Every time a designer needs to develop design for an app, they face the task of picking a color scheme for it. Of course, such a choice is made beforehand by customers sometimes, based on their brand guidelines or personal preferences. However, they don’t always help to fully understand what the app should look like in the end: should it be bright or dim, subdued or in screaming colors? The existing guidelines and initial comments make the choice of a palette a lot easier, allowing a designer to use them as a basis when creating app design. 

What to do when the customer doesn’t provide any guidelines and doesn’t have any preferences, making only suppositions or leaving the choice to the designer of the project at all? Let’s have a closer look at this situation. 

The Psychology of Color Perception

Color and color shade perception is often connected with individual characteristics of a person’s perception, and there is a reason for it. Different palettes trigger certain associations when people see them in their everyday life, on websites or in apps.

For example, green is often used to communicate freshness or cordiality, dark blue is a color of reliability and safety, pink represents womanhood, dark violet stands for wealth and prosperity, white - for peace and tranquility. Having studied color psychology and the effects of colors on a person, a designer can choose the best option that will fit target users of an app.

Target Audience

Every person perceives colors differently at a subconscious level. In the West, red is associated with passion, whereas in China it stands for wealth and prosperity. Chinese also widely use this color for holiday celebrations, in everyday life and in mobile applications. Therefore, a designer should take into consideration cultural preferences, placement and location of users when choosing a palette for app design. 

A designer should always try to learn who the audience of the application are, what their age range and gender ratio are, and so on. it is necessary to understand app users and their cultural preferences to define how they can respond to a chosen set of colors.

Pallet Restrictions

The number of colors and other elements of design is better when used to a limited extent. A designer should stick to a scheme consisting of several  primary and secondary colors when creating app design. They can be of one tone or of several midtones.

Tones and Midtones in App Design
Tones and Midtones in App Design

In some situations, the use of more than three colors is acceptable. Sometimes there is even a need for it, for example, when it is necessary to make app design stand out among other competitors. However, a designer should be careful with such experiments and understand that while some people can find the color palette nice and user-friendly, others can reject it completely. 

Use Tones and Shades

One of the effective approaches to choosing a palette lies in using one primary color and several additional colors, created on the basis of a primary one.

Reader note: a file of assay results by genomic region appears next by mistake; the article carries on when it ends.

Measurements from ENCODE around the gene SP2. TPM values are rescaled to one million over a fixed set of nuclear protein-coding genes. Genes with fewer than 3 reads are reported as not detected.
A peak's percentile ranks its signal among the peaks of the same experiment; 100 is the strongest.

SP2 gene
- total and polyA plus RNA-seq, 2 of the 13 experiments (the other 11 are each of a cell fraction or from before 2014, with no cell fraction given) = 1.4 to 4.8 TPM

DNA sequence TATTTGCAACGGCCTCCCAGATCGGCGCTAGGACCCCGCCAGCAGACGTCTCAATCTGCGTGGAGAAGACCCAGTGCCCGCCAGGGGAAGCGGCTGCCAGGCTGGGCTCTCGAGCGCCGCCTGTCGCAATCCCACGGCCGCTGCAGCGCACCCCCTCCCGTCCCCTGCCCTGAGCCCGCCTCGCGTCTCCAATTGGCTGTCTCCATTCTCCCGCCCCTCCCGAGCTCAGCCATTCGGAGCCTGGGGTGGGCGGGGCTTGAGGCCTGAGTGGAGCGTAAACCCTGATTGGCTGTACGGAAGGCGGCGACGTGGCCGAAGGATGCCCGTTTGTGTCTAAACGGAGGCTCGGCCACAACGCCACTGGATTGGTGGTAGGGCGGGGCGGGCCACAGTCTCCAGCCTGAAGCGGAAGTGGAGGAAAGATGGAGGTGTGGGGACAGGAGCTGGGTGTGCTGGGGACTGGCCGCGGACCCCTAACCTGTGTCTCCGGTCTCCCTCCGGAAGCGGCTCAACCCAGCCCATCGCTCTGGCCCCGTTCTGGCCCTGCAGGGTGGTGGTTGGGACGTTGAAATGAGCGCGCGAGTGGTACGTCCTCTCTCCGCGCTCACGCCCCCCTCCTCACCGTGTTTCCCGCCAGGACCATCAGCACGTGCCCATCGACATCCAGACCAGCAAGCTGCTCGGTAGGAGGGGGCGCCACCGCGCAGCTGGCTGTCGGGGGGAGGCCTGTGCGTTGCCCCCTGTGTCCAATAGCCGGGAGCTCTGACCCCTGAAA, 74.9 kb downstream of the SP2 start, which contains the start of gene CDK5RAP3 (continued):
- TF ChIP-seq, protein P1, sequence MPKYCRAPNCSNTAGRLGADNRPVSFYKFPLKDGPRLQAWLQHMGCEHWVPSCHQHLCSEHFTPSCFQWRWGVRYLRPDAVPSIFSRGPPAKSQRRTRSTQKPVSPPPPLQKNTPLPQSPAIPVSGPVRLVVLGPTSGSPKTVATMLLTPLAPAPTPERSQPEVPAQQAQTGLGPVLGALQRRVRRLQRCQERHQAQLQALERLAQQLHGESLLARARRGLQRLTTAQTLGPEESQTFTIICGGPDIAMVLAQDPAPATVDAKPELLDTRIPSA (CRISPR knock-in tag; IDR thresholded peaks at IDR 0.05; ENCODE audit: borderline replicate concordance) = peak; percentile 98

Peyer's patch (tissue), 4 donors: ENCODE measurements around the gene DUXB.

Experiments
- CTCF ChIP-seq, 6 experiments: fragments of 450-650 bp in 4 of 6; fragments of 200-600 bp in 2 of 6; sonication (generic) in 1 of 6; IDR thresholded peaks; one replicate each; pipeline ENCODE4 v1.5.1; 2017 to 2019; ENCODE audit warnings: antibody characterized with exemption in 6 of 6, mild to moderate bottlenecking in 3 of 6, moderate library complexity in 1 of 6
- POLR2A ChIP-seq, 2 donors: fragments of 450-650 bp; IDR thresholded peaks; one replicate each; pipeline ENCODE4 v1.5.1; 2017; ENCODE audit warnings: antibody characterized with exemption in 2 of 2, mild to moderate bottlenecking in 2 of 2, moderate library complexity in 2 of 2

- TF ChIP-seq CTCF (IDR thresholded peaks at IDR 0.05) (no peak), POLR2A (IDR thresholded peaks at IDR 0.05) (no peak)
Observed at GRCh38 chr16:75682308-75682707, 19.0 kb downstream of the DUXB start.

Primary and Additional Colors
Primary and Additional Colors

If a designer needs to use additional colors, different from those given in the palette, they can apply shades and midtones. This is done by adding black or white to the primary color. In such a way it is possible to reach a more smooth transition of the design of interface elements, which will be inviting to the eye of the user.

Be Daring and Original

Sometimes designers go against the rules and reach success, making the product stand out among the others due to its originality and special app design.

Some of the most popular brands used less reserved sets of colors in the beginning, but eventually came to more restrained pallets. For example, Instagram had a lot of blue in its design, but ended up with a complete redesign, leaving the obtrusive and unnecessary color accents of the interface elements behind. This way they concentrated the attention of their users on the main content of the app - pictures and videos. 

Color Palette from Design Source Materials

A tool named Color, created by Adobe, allows its user to upload an image for an automatic analysis and generate a color scheme on its basis. If it is difficult for a designer to take a decision about a palette, they can use the source materials which they receive from a client. It can be a logo, a website mockup, photos or some other visual content.

 

Color Palette from Design Source Materials
Color Palette from Design Source Materials

A logo and brand materials can make it a lot easier to choose a future color scheme for application design. But it doesn’t mean that there will be a bright green logo on a bright green app background, for example. A designer should take numerous factors into account. Correlated and additional appropriate colors can be used for design facilitation.

Sometimes it is impossible to define a color range based on source materials. In this case, a designer have to turn to their thinking and imagination. Keeping the target audience in mind, they should develop a few options of a palette, discuss their ideas with a client and finalize the color scheme of the application. 

The Adobe Color Tool

Adobe Color
Adobe Color

Conclusion

When choosing a color scheme for an app, a designer should start from the psychological properties of colors and their effect on users. It is vital to know a lot about the target audience of the app and their possible preferences. The limitation of the number of primary and secondary colors is important too. It is advisable to use tones, midtones and shades of colors. A designer should be moderately daring and original in the choice of a palette relying on their knowledge and experience.

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